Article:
I lectured in these subjects for over a decade and worked both in primary schools, delivering exercise sessions to young children, including the “wake up, shake up” activity, and in a secondary school PE department.
Based on that experience, I strongly believe that PE should have a much more central role in the curriculum.
Successive governments have missed the chance to improve the nation’s health and wellbeing by adopting a holistic and preventive approach, placing an emphasis on educating young people about the importance of physical activity, what it means to have a healthy lifestyle, and ensuring that they adopt healthy, enjoyable exercise habits from an early age.
With alarming figures relating to childhood obesity, diabetes and a range of other health conditions, along with serious concerns around children’s mental health, we must take a more preventive and long-term approach to health and wellbeing.
The provision of high-quality PE in our schools should be a fundamental part of that.
Do not misunderstand me: the provision of good-quality PE is not the only solution to those problems.
We also have to look at a wide range of other things, such as active travel, active families and active communities, grassroots sports provision, nutrition, and addressing the barriers to being more active – be they real or perceived.
However, young people’s access to good-quality and wide-ranging physical education is an important part of addressing some of those serious health issues.
That is why I think that PE should be a core subject.
I accept that that cannot happen overnight, and we do, of course, have to consider the implications for the broader curriculum. However, as the Association for Physical Education says, we should give PE a higher priority straight away, with children spending more time on physical activity, and aim to have a highly trained PE teacher in every primary school within a few years.
As The Times Educational Supplement reported recently, by having high-quality, properly resourced and immovable PE provision in our schools, we encourage children and young people to adopt life-long physical activity habits, which will reduce the prevalence of a range of chronic health conditions and, in turn, take some of the pressure off the NHS which we know is bursting at the seams.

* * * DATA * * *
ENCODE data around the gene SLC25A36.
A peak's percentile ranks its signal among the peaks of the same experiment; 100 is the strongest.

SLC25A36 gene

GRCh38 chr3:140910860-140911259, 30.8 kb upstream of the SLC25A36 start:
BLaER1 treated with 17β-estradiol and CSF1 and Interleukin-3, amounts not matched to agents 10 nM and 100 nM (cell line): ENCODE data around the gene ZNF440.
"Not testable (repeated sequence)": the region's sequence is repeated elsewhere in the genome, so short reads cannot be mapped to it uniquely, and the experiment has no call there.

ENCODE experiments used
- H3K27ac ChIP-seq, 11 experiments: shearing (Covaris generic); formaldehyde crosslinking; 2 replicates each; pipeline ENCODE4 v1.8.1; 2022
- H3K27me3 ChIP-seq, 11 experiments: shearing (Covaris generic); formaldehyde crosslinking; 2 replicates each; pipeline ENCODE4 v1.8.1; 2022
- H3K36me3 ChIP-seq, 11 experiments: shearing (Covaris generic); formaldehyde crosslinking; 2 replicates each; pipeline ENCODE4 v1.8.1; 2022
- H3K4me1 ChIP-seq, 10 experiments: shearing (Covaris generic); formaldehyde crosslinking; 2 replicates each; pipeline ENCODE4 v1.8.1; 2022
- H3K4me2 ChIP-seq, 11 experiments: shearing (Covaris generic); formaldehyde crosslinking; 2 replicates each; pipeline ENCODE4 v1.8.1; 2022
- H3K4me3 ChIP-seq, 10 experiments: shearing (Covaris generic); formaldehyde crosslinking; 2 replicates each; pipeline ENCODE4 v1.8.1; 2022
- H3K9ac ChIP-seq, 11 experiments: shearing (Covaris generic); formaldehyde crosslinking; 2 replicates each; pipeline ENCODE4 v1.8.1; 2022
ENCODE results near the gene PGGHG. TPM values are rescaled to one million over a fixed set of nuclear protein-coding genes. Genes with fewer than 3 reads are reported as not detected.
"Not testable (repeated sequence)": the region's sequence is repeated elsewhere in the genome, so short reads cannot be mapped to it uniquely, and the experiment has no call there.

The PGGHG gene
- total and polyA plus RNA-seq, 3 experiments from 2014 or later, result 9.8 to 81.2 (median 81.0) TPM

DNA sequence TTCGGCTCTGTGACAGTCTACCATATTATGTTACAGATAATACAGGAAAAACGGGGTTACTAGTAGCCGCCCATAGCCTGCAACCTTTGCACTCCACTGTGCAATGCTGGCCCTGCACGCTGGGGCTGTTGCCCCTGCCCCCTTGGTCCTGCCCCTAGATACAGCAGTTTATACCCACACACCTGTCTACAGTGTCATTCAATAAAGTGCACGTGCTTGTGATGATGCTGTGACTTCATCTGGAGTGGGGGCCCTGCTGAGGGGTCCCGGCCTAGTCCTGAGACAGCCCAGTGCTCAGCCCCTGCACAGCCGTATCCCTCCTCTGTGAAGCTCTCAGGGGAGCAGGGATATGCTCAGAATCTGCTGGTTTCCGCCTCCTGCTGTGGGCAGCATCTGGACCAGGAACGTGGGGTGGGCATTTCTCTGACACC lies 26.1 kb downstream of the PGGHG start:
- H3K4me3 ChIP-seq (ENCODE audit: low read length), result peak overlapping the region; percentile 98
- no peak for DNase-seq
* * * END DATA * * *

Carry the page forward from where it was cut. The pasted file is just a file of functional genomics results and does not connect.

A national plan for sport, health and wellbeing report, recently discussed in the House of Lords, noted that “attitudes towards physical activity…track into adulthood”.
In short, by exposing children to a wide variety of PE options and enabling them to develop healthy habits from a young age, we help to create a generation of healthy adults.
The benefits of high-quality PE provision do not stop at the physical. The skills that children learn from PE are many: perseverance, resilience, collaboration, team work, initiative and confidence to name just a few.
Those skills help young people to flourish in education and life.
The great thing about physical activity is that there is something for everyone, whether that is in competitive sport, dance, gym, group exercise, running, and everything in between.
I had two very good female PE teachers, who were instrumental in inspiring me to adopt physical activity habits for the rest of my life – including a 30-year hockey career which, sadly, came to an end as a result of the pressures of this job.
Those role models are important, and that is why PE should be a core curriculum subject at the heart of our education system.
As well as having PE on the curriculum, it is also important to look at how we can embed physical activity into the education system as a whole.
The “creating active schools” framework, designed in part by the Yorkshire Sport Foundation, is a good example of that.
It encourages all stakeholders, from local authorities to school leaders and pupils, to play a role in embedding physical activity in the school’s ethos, and I offer to work with colleagues across the Houses of Parliament on taking this agenda forward.
Kim Leadbeater is the Labour MP for Batley and Spen. She took part in a Parliamentary debate on PE lessons – this is an edited version.
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